Recent Developments In Employment Law In Ireland

Author:Mr David Fagan
Profession:Eversheds
 
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An Equality Tribunal case has stated that employers should

put in place clear procedures for ensuring that non-national

employees understand their terms and conditions of employment

as well as health and safety documentation.

On 30 April 2008 the Equality Tribunal issued its decision

in the case of 58 Named Complainants v Goode Concrete

Limited. Like many companies operating in the construction

sector, Goode Concrete Limited has an extremely diverse

workforce. In its total workforce of 166 people, 14

nationalities are represented and 13 different languages are

spoken.

Fifty-eight employees, representing six different

nationalities, brought claims against the company alleging

discrimination on race grounds. Most of the complaints were

similar, all alleging discriminatory treatment in the

company's failure to provide each employee with a contract

of employment in his native language and in failing to provide

employees with the safety documentation in their own language.

A number of employees also brought claims alleging race

discrimination in the conduct of disciplinary and dismissal

procedures.

The Equality Tribunal found that each of the complainants

was subjected to race discrimination in relation to their

contracts of employment and safety documentation. Each

complainant was awarded Ä5,000 for the effects of this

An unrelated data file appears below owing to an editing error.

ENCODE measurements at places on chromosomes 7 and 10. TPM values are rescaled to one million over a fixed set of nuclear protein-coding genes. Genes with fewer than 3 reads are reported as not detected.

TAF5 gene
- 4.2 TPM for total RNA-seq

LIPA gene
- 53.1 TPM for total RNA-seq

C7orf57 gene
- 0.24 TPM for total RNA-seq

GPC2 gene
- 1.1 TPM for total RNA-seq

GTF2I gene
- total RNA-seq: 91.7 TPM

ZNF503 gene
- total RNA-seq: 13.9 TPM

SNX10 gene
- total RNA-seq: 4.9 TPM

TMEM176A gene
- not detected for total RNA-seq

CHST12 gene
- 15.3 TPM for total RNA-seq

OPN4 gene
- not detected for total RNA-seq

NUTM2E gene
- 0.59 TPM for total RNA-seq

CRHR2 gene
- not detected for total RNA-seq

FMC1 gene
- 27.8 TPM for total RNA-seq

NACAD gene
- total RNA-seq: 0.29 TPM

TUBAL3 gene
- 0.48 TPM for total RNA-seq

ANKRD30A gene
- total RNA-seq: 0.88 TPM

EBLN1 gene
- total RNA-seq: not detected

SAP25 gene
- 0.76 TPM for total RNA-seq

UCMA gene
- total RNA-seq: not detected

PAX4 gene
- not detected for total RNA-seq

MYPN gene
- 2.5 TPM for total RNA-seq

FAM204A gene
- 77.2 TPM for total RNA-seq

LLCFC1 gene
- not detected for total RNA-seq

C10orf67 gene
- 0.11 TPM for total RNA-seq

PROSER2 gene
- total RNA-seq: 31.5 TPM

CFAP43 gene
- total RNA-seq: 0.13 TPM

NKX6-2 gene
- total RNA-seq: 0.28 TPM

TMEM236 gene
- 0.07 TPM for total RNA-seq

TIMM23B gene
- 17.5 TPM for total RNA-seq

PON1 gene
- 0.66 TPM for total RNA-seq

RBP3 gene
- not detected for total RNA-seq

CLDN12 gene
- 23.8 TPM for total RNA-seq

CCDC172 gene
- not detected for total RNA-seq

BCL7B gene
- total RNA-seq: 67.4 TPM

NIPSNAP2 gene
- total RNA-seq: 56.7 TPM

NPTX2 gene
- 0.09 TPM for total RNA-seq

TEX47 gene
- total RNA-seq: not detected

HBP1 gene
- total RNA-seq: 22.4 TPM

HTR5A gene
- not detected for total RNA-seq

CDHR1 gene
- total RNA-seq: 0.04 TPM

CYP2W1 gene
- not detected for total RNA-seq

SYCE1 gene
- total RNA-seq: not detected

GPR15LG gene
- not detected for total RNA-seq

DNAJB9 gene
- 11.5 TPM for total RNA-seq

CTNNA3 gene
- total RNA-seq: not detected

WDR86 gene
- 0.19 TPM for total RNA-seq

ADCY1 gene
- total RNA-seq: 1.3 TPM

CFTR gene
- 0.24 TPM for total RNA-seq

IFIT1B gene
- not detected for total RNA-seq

discrimination. One employee was awarded a further Ä2,000

for the stress suffered as a result of the discriminatory

treatment when he returned to work late after the Christmas

vacation. In addition, two employees received additional awards

arising out of allegations of race discrimination in the manner

of their dismissal. In total, Goode Concrete faces a

compensation bill of Ä327,000.

Apart from the fines, the Equality Officer ordered the

company to put in place clear procedures for ensuring that

non-national employees understand their terms and conditions of

employment and understand all safety documentation. The

Equality Officer also ordered the company to maintain better

records of disciplinary meetings and to provide training to

management on the provisions of the Employment Equality Acts

1998-2007.

What is of concern to employers in this case and what makes

it more noteworthy is that the company actually had

comprehensive procedures and documentation in place with much

of the documentation having been translated into Russian as

well as English and it had arranged for translators to be

present at safety training sessions of...

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